December 23, 2007

Posted by John

Tagged mongrel, monit, monitoring, and server

Older: Ack, A Code Searcher

Newer: Merb and Capistrano

KYTCR Part III: Automating Problem Resolution

You didn’t think I’d leave you hanging forever, right? I knew everyone was waiting with bated breath so here comes part 3. You have backups. You know how to fix those pesky simple problems that plague us all. Now it’s on to bigger and better things. Next stop…the monit ho train. The whole point of this post is to give you some pointers on how to automate recovering from bad things. It’s nice to know how to fix things manually but that won’t get you anywhere. The best pets are those that mostly take care of themselves. Below are some tips for turning your servers into good pets.

Installation

If you are on a slicehost server, you can use apt-get to install monit (sudo apt-get install monit) and if you are on a Railsmachine slice, you can hookup the dag repository and then use yum to install it (sudo yum install monit).

Either route you take, you will then have to edit the config file (look for /etc/monit/monitrc or /etc/monit.conf). The settings in the config file are pretty well documented. I pretty much just use monit to monitor my mongrel instances. The annoying thing is that you have to completely duplicate the entire config block for each instance of mongrel you want to monitor. I put a simple example that I use on pastie for those interested.

Once you have everything configured, you can start it up using the monit command (monit -c /etc/monit.conf or whatever the path is to your monit conf file).

Now comes the fun part. I’m assuming you have a few instances of mongrel running and you’ve installed and configured monit. If you have those basics covered, you can play with monit to confirm that it is actually working.

# get a list of your mongrels and the command that started them
ps aux | grep mongrel
# kill one of them by pid
sudo kill 3453 # or whatever the pid number is

Now just wait and you should get an email and see the process you just killed fire back up on its own (ps aux | grep mongrel). Pretty cool, eh?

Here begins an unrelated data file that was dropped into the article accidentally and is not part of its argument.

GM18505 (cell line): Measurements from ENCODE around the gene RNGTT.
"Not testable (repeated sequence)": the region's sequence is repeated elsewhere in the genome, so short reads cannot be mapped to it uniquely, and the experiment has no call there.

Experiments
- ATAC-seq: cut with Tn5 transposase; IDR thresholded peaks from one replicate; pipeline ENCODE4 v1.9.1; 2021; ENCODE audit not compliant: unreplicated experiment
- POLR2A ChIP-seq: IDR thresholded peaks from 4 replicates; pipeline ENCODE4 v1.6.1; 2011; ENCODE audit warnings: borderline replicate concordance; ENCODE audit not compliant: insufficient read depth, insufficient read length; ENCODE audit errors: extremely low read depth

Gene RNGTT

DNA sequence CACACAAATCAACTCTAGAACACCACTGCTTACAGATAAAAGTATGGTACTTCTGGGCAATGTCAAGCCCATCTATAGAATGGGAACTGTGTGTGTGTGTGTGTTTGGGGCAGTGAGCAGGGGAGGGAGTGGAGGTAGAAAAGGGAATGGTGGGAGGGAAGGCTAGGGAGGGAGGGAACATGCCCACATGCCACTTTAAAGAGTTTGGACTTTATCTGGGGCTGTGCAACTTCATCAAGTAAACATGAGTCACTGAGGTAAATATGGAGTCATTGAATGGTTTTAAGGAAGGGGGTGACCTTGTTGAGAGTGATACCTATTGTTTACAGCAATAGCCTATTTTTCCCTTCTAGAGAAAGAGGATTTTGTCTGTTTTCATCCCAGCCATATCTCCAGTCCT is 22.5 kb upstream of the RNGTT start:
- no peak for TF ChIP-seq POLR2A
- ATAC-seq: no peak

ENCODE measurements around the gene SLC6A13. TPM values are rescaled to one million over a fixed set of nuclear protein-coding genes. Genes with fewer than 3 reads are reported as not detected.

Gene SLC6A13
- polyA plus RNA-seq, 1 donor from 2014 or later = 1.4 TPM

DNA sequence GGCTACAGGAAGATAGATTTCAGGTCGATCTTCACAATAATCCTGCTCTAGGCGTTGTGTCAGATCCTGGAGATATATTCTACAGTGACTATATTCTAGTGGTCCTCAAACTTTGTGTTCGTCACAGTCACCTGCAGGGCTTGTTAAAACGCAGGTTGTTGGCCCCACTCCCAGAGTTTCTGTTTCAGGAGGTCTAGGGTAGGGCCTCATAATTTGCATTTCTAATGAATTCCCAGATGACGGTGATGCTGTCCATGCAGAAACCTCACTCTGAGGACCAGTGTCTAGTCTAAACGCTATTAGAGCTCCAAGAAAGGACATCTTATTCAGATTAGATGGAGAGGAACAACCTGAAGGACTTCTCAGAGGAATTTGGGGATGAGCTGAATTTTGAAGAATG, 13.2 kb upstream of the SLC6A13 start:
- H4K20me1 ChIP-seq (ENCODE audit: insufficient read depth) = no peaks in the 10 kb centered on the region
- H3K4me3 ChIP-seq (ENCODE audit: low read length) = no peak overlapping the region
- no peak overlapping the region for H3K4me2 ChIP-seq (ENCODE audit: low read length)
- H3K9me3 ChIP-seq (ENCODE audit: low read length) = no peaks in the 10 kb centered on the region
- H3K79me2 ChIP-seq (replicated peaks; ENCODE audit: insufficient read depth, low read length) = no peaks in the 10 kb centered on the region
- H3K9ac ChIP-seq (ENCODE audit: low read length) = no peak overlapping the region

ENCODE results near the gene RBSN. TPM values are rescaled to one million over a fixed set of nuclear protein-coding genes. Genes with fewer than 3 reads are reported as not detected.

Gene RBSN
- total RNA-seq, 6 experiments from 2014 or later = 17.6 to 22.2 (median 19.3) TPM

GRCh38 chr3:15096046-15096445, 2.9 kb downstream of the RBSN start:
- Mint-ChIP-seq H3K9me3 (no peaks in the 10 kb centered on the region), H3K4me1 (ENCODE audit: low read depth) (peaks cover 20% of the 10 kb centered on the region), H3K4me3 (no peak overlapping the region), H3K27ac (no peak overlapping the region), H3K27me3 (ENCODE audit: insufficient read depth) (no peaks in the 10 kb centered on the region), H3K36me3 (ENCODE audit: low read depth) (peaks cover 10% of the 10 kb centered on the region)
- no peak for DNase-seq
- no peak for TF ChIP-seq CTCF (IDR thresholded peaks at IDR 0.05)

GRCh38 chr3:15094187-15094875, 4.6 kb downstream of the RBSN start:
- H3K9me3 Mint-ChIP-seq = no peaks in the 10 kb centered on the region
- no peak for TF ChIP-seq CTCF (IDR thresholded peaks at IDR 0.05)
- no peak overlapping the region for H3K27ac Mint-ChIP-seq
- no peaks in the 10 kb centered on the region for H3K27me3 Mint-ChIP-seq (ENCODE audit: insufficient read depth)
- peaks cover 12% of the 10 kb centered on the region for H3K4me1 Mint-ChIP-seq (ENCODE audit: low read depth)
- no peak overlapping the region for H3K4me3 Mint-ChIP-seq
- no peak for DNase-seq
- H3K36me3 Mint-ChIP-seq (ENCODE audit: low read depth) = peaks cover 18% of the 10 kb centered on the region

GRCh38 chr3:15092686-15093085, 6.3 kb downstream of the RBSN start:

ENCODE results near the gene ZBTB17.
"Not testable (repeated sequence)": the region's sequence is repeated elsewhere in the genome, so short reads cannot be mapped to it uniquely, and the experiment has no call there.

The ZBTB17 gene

Honestly, there isn’t a whole lot more to monit. It has an optional web interface. I threw a few screenshots in below that you can check out.

Monit Start Page

monit_web_home.jpg

Monit Individual Process Page

monit_web_process_view.jpg

Other Options

God Process Monitoring

The new kid on the monitoring block is God. It was created by Tom Preston-Werner and is a pure ruby solution. The sweetness of this is that you can use ruby in your config file which makes for less repitition (think looping through an array of mongrel ports). The only downside is I’m sure it uses more memory (though it’s probably so little that who cares?). Anyway, I can’t vouch for it as I haven’t used it but I talked to Tom at RubyConf and he said he uses it in production on several servers with great success. I’ll be trying it soon.

In Conclusion

Whether you go with old faithful, Monit, or the new kid, God, you need to use something to monitor your tag cloud. If you are like me, the only way you want to be up at 3AM is if you are hacking on something fun, not bringing mongrel instances back online.

Related Links

The ‘Keep Your Tag Cloud Running’ Series

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Authored by John Nunemaker (Noo-neh-maker), a web developer and programmer who has fallen deeply in love with Ruby. More about John.

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